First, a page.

The Nobel Prize in Chemistry 1979
Herbert C. Brown, Georg Wittig
To artificially create carbon-based compounds relies on outside help to facilitate the many ways in which carbon atoms can join onto each other and other atoms. The tools of the trade are a host of chemicals, or reagents, which take part in reactions that piece together the correct molecules in the correct manner in a step-by-step manner, either by binding them together in the right way or modifying them to provide a useful intermediate step for creating the final product. The two recipients of the 1979 Nobel Prize in Chemistry added valuable reagents to the chemical assembly toolbox by taking unfashionable elements in chemistry and showing how they interact with carbon atoms in unexpected, and as it turns out very useful, ways.
A book he received as a graduation present provided Herbert Brown with the inspiration for studying boron, an element investigated by few chemists. His fascination with how this element attaches itself to other elements like hydrogen and carbon led him to systematically study a range of boron-containing compounds, rigorously piecing together the step-by-step way in which they carry out chemical reactions. By pursuing particularly unusual looking reactions or those that did not meet their expected outcomes, Brown discovered that the chemical sodium borohydride, under specific reaction conditions, could affect carbon atoms in previously unseen ways, rearranging them or providing a useful intermediate for creating bonds between carbon and other elements, such as oxygen or nitrogen. As a result, sodium borohydride became one of the most versatile reagents chemists have at their disposal, providing a range of new possibilities for linking carbon atoms to each other when synthesizing various chemicals.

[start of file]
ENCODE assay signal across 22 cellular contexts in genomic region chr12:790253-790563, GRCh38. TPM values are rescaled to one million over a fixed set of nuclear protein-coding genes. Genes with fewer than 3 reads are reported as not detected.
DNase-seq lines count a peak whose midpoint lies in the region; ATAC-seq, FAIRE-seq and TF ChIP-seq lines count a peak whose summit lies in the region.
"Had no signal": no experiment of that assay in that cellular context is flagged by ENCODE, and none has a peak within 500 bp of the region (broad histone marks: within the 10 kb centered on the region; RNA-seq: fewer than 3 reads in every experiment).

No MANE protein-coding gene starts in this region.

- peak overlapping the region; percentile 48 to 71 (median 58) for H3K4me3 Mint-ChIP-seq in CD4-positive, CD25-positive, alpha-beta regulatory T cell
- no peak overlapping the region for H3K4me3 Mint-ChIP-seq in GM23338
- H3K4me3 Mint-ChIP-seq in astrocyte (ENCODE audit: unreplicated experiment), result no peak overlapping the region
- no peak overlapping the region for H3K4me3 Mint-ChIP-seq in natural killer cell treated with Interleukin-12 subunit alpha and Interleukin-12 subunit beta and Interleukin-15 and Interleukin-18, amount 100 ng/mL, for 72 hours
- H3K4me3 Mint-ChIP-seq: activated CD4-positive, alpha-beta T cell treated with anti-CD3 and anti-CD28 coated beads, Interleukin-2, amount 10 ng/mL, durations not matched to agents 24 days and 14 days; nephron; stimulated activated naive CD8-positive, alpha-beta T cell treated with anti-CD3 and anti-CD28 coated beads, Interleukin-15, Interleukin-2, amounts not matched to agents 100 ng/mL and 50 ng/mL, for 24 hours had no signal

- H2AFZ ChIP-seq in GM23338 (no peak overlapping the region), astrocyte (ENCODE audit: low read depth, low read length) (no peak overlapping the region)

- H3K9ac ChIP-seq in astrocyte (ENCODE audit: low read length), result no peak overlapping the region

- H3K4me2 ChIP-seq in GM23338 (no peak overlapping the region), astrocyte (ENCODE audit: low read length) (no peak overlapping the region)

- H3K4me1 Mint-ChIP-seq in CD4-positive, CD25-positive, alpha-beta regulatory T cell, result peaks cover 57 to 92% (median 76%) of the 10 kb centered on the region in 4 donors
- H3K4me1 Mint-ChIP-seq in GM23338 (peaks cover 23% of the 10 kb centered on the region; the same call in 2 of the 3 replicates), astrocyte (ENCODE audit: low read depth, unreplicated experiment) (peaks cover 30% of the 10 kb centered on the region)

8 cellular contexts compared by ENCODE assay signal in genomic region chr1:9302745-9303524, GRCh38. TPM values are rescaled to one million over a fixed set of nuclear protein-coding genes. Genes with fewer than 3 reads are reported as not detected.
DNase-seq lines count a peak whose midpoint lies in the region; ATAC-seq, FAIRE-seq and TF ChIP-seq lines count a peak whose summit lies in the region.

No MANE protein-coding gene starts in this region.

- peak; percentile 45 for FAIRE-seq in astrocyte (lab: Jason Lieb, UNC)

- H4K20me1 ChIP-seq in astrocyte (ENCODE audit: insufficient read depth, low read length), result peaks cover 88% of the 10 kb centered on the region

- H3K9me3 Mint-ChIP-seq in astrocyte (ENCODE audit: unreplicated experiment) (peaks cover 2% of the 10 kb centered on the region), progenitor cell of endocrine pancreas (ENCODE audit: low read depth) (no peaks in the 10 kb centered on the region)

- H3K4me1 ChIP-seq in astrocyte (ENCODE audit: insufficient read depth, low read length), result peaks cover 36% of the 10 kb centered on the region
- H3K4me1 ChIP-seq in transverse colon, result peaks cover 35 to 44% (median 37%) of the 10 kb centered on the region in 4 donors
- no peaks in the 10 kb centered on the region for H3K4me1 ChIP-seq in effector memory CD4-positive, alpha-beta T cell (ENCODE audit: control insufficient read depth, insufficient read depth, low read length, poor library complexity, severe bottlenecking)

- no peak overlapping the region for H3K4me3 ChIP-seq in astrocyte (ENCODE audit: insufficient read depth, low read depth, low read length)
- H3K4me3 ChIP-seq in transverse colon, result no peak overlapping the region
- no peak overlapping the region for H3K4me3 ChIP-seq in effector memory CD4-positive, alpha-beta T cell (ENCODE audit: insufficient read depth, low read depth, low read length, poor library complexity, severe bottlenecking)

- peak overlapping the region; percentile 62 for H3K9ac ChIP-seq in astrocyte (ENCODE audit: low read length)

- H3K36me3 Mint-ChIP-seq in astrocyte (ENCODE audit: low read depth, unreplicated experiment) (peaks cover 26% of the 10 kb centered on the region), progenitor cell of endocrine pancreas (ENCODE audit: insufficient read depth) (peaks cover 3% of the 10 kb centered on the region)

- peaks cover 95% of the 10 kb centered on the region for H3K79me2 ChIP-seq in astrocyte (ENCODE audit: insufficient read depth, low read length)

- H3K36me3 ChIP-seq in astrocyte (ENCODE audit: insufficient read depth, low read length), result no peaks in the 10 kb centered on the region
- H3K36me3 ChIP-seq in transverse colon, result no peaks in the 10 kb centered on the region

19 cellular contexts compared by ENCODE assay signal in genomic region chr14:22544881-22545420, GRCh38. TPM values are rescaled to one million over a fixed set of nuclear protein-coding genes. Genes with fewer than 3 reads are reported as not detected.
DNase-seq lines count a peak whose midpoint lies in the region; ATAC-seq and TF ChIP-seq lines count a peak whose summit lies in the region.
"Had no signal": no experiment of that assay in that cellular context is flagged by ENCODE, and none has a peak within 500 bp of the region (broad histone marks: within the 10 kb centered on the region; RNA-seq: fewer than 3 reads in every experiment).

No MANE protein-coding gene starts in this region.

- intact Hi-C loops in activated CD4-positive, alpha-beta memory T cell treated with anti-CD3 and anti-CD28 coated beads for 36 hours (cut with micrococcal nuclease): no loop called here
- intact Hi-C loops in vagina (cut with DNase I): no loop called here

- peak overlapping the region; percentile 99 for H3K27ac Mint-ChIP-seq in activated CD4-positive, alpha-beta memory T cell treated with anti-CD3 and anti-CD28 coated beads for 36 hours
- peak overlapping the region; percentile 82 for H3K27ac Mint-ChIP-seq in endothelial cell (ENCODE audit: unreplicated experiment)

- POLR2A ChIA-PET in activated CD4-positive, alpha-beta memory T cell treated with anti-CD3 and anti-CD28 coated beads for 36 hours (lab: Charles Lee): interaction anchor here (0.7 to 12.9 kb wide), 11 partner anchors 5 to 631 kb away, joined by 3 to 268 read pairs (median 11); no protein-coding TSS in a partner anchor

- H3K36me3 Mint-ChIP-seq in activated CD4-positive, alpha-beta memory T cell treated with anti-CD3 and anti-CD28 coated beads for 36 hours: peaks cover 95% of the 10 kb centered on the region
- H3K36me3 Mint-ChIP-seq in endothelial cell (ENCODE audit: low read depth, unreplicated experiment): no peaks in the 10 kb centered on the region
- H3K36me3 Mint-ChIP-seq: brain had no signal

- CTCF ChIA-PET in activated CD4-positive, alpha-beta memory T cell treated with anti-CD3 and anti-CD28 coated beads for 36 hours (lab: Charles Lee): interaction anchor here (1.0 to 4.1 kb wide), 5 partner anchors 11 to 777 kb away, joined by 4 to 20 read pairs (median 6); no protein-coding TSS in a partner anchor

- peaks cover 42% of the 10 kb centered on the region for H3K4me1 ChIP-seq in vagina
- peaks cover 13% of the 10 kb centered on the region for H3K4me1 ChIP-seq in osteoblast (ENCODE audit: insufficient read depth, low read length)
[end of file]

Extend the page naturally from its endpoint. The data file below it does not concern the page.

Georg Wittig also studied the course of reactions, in his case involving chemicals that contain the dangerous and explosive element phosphorus. His investigations of a class of compounds he discovered called ylides showed that a peculiar exchange takes place when they react with compounds containing carbon and oxygen, resulting in a product that contains the type of double bond between two carbon atoms that exists naturally in many important compounds. Chemists had other ways for creating double bonds, but this reaction, later named after Wittig, soon became a standard tool in creating artificial compounds, as it allowed them to introduce carbon-carbon double bonds at precise locations conveniently and effectively.
This Speed Read is supported by the Camille and Henry Dreyfus Foundation Special Grant Program in the Chemical Sciences.